Norfolk veteran’s second burial leaves family no doubt

By Mike Hixenbaugh
The Virginian-Pilot
© January 19, 2013

Bill Parkinson was only a kid – a long-haired hippie just out of high school – the day they buried his namesake.

He stood silently as a caisson drawn by six chestnut horses carried two flag-draped coffins that were said to contain the remains of his uncle and nine other men.

Nobody really knew for sure.

Three decades had passed since the men’s B-24 bomber inexplicably vanished into a Southeast Asian jungle. By the time natives found skeletal remains among rusted, scattered wreckage, the ravages of time and weather had taken their toll.

The discovery of a few dog tags was enough evidence to ease the hearts of loved ones gathered that day in 1974 at Arlington National Cemetery.

Surviving mothers, fathers, sisters and brothers wiped away tears; nieces and nephews too young to know the World War II dead stood by their side.

A squad of riflemen fired a three-shot volley; a bugler sounded taps, and the ground swallowed the caskets.

More than 30 years after his death, William R. Parkinson – Norfolk native, strapping young husband, 22-year-old bomber pilot – was laid to rest Oct. 18, 1974.

Soon, he will finally come home.

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‘Zero Dark Thirty,’ from a Navy SEAL’s perspective

By Mike Hixenbaugh
The Virginian-Pilot
© January 13, 2013

The theater was quiet as a stealthy helicopter carrying sweaty Navy SEALs and the body of Osama bin Laden lifted into darkness over Pakistan.

It was the climax of “Zero Dark Thirty,” the Hollywood movie that painstakingly details the epic manhunt for the world’s most-wanted terrorist, beginning with crackling 911 recordings from the terrorist attacks on Sept. 11, 2001, and ending nearly three hours later with the 2011 mission to kill the man who orchestrated them.

On screen, a few of the Virginia Beach-based SEALs who had just carried out the raid were hooting and hollering as they tossed a black bag holding bin Laden’s body onto a gurney.

One of the film SEALs let out a celebratory “Wooo!”

I could sense patriotic pride swelling inside the crowded Norfolk theater.

“Nah,” the steely-eyed guy sitting next to me said later, dismissing the moment of triumph. “That wouldn’t have happened.”

He would know.

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Life, liberty and the pursuit of milk

By Mike Hixenbaugh
The Virginian-Pilot

IVOR

It’s a scorching summer morning, and David Crane is standing with arms stretched wide in the middle of a pasture.

He steps cautiously toward a stubborn cow, cajoling her to move out of the heat and into a shady patch a few hundred feet away.

“Come on, girl,” he says quietly, almost whispering. “It’s OK.”

The cow bucks suddenly, knocking the husky middle-aged farmer off-balance and onto the ground in a cloud of dust. Crane hops back up, pats the dirt from his blue jeans and moves in again, arms wide, toward the cow.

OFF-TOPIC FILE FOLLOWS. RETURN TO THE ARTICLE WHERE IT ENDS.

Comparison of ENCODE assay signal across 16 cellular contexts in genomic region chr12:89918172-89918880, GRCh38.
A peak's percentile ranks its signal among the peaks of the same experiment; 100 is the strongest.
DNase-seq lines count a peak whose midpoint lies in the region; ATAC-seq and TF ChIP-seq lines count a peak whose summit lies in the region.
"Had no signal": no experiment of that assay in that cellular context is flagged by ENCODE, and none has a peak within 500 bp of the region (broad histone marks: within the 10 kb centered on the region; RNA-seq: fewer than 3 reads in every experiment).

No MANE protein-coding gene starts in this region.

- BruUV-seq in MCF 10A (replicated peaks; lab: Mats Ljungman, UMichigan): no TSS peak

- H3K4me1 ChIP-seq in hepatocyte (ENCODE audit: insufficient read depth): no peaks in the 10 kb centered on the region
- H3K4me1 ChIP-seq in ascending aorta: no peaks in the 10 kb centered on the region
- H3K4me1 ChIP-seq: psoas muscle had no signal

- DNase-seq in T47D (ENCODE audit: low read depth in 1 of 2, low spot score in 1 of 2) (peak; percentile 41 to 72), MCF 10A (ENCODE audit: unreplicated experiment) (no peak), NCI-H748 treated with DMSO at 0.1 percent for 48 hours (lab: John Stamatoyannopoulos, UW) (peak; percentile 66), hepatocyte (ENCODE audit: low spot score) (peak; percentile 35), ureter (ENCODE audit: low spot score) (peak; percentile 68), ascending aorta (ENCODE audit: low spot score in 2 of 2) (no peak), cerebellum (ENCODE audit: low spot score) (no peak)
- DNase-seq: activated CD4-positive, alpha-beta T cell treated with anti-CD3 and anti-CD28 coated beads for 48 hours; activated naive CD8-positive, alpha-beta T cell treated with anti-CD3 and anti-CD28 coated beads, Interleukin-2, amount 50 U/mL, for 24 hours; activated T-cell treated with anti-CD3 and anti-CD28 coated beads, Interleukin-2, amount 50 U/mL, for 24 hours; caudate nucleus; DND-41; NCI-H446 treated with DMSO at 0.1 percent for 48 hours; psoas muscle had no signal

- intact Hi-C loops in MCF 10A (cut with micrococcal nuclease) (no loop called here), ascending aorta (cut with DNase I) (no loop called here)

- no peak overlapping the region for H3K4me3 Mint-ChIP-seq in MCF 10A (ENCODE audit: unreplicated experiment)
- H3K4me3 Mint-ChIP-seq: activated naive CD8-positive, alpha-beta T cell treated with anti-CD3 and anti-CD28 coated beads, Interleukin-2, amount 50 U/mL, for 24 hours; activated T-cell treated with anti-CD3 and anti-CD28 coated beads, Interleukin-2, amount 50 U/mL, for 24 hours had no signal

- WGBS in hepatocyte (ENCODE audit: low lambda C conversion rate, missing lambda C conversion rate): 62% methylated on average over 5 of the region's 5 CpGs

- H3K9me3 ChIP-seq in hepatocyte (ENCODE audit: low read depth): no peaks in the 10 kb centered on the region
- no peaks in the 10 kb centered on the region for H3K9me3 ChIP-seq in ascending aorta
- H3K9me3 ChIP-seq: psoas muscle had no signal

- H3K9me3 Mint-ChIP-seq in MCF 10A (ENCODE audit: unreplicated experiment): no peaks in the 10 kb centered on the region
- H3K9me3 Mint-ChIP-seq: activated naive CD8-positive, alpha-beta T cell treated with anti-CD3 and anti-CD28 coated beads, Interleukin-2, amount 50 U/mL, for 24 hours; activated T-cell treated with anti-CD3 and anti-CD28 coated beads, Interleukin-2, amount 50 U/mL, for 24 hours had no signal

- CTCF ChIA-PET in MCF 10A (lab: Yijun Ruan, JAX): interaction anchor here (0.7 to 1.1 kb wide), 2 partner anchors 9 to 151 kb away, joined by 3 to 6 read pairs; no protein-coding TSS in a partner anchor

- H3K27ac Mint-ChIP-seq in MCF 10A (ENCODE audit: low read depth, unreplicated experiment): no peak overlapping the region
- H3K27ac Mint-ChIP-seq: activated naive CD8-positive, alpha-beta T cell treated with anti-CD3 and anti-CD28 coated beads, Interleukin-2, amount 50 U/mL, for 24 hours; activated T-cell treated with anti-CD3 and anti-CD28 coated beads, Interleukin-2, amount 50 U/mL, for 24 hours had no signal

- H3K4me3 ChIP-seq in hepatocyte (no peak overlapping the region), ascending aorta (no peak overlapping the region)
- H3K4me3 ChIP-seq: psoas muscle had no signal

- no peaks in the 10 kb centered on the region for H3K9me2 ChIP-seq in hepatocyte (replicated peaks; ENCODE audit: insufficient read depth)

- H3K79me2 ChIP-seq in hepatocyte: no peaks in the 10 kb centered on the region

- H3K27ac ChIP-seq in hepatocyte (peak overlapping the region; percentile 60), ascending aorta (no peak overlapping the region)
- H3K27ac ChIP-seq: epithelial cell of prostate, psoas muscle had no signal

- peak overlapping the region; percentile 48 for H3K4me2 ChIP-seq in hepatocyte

“She’s bigger,” Crane says, smiling. “But I’m right.”

The offhand comment might as well be tattooed across his chest.

This soft-spoken husband and father of nine has made a life out of standing up to authority in defense of his beliefs.

Two decades ago in Norfolk, Crane earned a reputation as one of the most ardent abortion protesters in Virginia. So wedded to principle, he once spent 45 days in jail after refusing to honor a judge’s order to stop picketing outside a clinic.

His name had long since faded from the headlines by the time he moved his family out to the Tidewater countryside in 1999 in search of a quieter lifestyle.

Quieter, yes. But, as it turns out, no less controversial.

When David Crane bought a milk cow a decade ago, he didn’t expect to start a business. And he wasn’t looking to pick a fight.

But that could be exactly what he gets.

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Navy jet crash hero to make a fresh start

By Mike Hixenbaugh
The Virginian-Pilot
© January 1, 2013

VIRGINIA BEACH

As the final hours of 2012 ticked away, Earl Mawyer loaded the last of his belongings into the back of a pickup. He handed over the ring of keys he’s carried the past 12 years. As he drove away, he watched the Mayfair Mews apartment complex disappear in his rearview mirror.

This is where Mawyer, 57, found a fresh start after years in and out of prison. It’s where, as the complex manager, he made some of his best friends. And it’s where, on Good Friday last spring, the meaning of Mawyer’s life finally came into focus.

Mawyer played a crucial role after a malfunctioning fighter jet dropped from the sky on April 6 and slammed into the apartments off Birdneck Road. City officials and military brass praised the maintenance man, whose intimate relationship with his elderly tenants helped keep them calm and informed in the hours and days after the F/A-18D Super Hornet came down.

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